Obsolescence: “The condition of no longer being used or useful.”
Here’s What Happened
What happened was that a lady at church was selling home made, to die for, out of this world cinnamon rolls to raise money for a mission trip. I ordered three dozen. (don’t ask) and she delivered them to my office.
I didn’t have cash so I offered to give her a check. She said sure and so I went and got the checkbook from my desk.
I glanced at the date of the last check I wrote, it was May, 2014.
It felt so odd, I almost couldn’t remember how to fill it out.
Here are some things that have become obsolete: (or soon will be)
- The rotary phone
- Drip coffee makers
- Printed phone books
- DVD players
- Desktop calculators
- Answering machines
- Fax machines
- Alarm clocks
- Writing checks
The Way Of Progress
Is this progress? Will all of this really help me? Am I becoming a better human being?
Of course I am. Progress is better. Advancement in technology automatically increases the value of the human experience. Absolutely!
But maybe it’s not. The laptops, portal computers, tablets, smart phones, the online shopping, ATM Cards, social media, and all things digital are undeniably impressive. And they all have their places.
But its also created distance in marriages, families, and friendships. Do people spend too much time with their phones and devices: checking email, texts, Instagram and Twitter and Facebook? I guess it depends on the person. And BTW: the smart phones have become so smart that we need to call them smarter phones, or brilliant phones.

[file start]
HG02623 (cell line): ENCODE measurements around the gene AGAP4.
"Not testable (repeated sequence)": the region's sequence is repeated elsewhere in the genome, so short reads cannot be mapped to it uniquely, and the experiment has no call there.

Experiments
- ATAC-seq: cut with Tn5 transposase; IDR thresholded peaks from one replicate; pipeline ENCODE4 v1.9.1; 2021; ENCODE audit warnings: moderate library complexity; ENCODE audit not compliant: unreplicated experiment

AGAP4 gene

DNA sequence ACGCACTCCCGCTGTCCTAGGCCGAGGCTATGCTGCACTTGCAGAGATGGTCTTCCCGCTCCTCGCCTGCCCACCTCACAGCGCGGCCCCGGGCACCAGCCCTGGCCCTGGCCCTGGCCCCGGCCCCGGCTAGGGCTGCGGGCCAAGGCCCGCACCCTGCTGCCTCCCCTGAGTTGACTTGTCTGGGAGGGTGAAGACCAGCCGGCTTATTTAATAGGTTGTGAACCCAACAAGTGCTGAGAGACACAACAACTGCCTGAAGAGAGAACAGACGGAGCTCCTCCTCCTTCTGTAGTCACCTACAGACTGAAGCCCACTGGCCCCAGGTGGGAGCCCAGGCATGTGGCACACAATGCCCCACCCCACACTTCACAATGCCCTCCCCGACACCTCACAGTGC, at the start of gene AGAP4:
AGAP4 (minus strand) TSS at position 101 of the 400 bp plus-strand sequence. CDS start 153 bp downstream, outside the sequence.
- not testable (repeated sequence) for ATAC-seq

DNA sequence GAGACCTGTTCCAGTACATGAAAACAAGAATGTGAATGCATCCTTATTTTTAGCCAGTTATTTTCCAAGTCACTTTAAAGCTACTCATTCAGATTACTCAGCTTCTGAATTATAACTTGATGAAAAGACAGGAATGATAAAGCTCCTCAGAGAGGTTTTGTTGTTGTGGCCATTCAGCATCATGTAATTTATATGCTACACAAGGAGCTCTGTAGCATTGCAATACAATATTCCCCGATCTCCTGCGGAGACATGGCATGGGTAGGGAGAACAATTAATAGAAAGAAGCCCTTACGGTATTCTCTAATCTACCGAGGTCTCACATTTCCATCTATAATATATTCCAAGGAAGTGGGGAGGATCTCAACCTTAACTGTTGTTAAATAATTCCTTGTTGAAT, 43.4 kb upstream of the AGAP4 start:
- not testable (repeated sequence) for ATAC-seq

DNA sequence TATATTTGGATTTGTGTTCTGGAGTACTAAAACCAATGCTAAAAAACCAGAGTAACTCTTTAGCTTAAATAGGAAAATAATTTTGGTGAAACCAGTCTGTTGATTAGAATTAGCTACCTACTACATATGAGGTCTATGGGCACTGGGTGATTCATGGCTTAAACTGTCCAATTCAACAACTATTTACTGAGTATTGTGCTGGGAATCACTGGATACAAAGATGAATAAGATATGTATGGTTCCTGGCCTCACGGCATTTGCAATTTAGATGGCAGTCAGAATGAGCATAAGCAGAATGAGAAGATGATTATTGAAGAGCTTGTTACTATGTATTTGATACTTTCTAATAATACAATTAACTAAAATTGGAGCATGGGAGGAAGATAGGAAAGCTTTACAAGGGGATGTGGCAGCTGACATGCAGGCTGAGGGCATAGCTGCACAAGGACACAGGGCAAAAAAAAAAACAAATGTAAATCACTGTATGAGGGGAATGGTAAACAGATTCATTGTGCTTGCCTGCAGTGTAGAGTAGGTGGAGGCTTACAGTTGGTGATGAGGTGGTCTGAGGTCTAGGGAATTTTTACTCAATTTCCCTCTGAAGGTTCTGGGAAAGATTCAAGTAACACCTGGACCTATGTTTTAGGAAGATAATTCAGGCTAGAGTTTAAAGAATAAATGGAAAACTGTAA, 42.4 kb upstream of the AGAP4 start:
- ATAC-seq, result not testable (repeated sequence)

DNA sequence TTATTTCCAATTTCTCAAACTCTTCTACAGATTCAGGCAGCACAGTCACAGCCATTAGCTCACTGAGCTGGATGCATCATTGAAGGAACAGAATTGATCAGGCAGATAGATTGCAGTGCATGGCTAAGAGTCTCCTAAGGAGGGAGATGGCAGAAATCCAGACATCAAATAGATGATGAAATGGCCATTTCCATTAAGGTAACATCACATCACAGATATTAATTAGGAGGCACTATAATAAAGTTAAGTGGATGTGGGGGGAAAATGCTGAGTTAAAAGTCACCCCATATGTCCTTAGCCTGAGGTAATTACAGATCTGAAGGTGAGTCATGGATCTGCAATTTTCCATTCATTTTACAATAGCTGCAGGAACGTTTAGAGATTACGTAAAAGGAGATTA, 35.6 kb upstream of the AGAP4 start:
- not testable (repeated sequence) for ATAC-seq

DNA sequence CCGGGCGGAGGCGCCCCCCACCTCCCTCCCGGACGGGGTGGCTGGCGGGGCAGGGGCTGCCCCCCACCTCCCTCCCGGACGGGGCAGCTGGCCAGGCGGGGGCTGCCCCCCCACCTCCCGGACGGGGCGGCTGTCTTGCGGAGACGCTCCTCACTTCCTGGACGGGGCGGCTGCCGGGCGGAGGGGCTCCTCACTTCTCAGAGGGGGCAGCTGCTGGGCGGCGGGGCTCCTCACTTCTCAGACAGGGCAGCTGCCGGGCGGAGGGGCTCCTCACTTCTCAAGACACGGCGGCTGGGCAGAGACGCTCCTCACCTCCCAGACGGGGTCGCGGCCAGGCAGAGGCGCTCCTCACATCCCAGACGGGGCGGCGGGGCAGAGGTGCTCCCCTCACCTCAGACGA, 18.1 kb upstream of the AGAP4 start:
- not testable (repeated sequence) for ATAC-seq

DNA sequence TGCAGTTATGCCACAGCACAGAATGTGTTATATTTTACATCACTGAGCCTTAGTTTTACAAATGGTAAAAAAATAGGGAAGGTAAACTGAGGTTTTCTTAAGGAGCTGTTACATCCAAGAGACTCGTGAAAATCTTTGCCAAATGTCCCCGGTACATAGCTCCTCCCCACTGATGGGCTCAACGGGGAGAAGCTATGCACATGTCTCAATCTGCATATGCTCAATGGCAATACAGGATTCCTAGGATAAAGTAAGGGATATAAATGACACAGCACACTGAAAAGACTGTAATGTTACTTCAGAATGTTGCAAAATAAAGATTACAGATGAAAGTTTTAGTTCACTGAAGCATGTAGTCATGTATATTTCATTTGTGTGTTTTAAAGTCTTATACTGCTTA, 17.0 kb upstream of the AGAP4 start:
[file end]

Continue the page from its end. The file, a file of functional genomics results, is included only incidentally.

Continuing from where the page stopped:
I use my phone for everything: banking, buying, travel, plane tickets, theater tickets, email, texting, Twitter, Facebook, Blogging, new information, news, GPS, games, puzzles, entertainment, investments, research, Dropbox, file storage, sermon notes, picture and video storage, music, tv, movies, and occasionally, for phone calls.
Just last night at dinner, my son said to me, “Dad, you seem to be preoccupied with your phone.” I was. I had three text conversations going, one of which was important.
Some Closing Thoughts
If this keeps going the way it’s going, the coffee makers and fax machines won’t be the only things becoming obsolete.
Nope, I’m afraid families, family dinner, family time, relationships, friendships, and just *time spent together are also headed for obsolescence.
*Note: “Time Spent Together” This was popular in the 20-century when friends and families would gather in the same space to engage in verbal conversation. It was quaint and somewhat charming, but it peaked around 1998 and was extinct by 2018.
For further information see: http://www.access.archive/tribal-rights/20-century.com
You can use your phone.